represent vector as a color

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Craig on 31 Aug 2011
This isn't specifically a MATLAB question, although a solution in MATLAB would be nice (if there is a solution).
Lets say I have some vectors, say '<1,2,7,6,10> and '<3,4,6,1,4>.
Is there any way to represent each of these vectors as a single color? I am looking for a way to "color" n-dimensional vectors with a single color - I'm not sure that it's possible.
Fangjun Jiang
Fangjun Jiang on 1 Sep 2011
pcolor() will show that vector [1,2,7,6,10] and [1.1, 1.9, 7, 6.1, 9.9] are similar but of course they contain multiple color grids.

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Accepted Answer

Walter Roberson
Walter Roberson on 1 Sep 2011
If your n is 7 or higher and your vector components have infinite variability (not limited to a strictly finite set of values), then there is no known way to do what you ask.
For n=5 or 6, you might be able to use one of the LAB* representations of color and convert to RGB. But possibly only if some of the components have fixed maximum values.
For n=4, you could use CMYK and convert to RGB, but possibly only if some of the components have fixed maximum values.
If each of the components of your n dimensional vectors is discrete and has a maximum value (so all the possible values at that component could be written out in a finite list), then no matter how many dimensions you had, you could map the vector in to a unique RGB value. Only the other hand, few people have the equivalent of "absolute pitch" when it comes to color (humans are much better at distinguishing differences in colors). It is more or less the case that once you get beyond about 3000 different colors (3000 different distinct vectors in your case) that it becomes useless unless you have calibrated equipment and trained observers and controlled conditions.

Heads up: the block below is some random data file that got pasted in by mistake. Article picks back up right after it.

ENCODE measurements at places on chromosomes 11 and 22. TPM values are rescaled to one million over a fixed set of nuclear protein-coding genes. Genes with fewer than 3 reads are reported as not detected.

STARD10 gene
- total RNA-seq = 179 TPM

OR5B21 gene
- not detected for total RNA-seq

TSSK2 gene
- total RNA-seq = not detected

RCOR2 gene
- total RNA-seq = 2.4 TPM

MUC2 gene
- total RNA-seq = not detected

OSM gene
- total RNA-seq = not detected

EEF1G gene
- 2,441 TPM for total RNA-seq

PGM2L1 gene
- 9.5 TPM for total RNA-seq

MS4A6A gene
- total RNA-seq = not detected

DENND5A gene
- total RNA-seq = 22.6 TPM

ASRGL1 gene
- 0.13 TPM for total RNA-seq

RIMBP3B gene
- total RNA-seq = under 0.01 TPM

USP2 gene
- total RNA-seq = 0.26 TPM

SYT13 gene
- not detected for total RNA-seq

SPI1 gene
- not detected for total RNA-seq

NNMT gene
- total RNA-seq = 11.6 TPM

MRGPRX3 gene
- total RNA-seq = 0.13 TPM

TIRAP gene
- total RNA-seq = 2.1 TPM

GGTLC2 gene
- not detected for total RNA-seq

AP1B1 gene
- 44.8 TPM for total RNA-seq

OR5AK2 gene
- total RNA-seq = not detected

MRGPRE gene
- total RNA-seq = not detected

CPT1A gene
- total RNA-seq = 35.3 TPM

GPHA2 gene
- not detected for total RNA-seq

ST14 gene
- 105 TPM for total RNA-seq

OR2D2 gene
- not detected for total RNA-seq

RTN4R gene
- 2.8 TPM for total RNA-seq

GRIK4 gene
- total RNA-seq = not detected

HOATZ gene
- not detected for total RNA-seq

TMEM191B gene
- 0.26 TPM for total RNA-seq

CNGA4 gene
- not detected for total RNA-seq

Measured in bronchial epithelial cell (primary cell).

Walter Roberson
Walter Roberson on 2 Sep 2011
Good example for distance in reduced dimensionality.
Still, Craig talked about "similarity" rather than "distance". If Craig _defined_ the "similarity" of all vectors to be a constant, then after projection downward the "similarity" could remain constant. The necessity that similarity will change thus depends upon the definition of "similarity". It seems to me to be plausible that there might be sufficiently strange geometries (e.g., of a fractal nature) in which it is not possible to define "distance" in any of the usual senses. My projective answers were based just upon counting arguments, not upon specific definitions of "distance".
Don't mind me; I haven't had a chance yet this morning to step out to the corner store and buy an argument.

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More Answers (1)

Daniel Shub
Daniel Shub on 2 Sep 2011
As Walter said, color is a three dimensional precept. Printers use CMYK to generate there colors, but all this means is that there are multiple was of combining inks to produce the same color. Monitors work with RGB. There are a number of ways of reducing the dimensionality of your data set (clustering is one and principal component analysis is another). It seems like you have a grasp on this.
Basically you need to map from a N-D space to a 3-D space. You then want to map from the 3-D space to a color space. A trivial mapping would be to use the magnitude of each of the 3 dimensions to drive the R/G/B of your monitor. Unfortunately, this will result in a warped color space: some points which are close in your 3D space will be perceptually very different and some points which are far apart in you 3D space will be perceptually similar. A better mapping would be to use an LMS color space. Ideally, this would be done with a calibrated monitor, but that is probably overkill.
It looks like: href=""<</a>>
can convert RGB to LMS.

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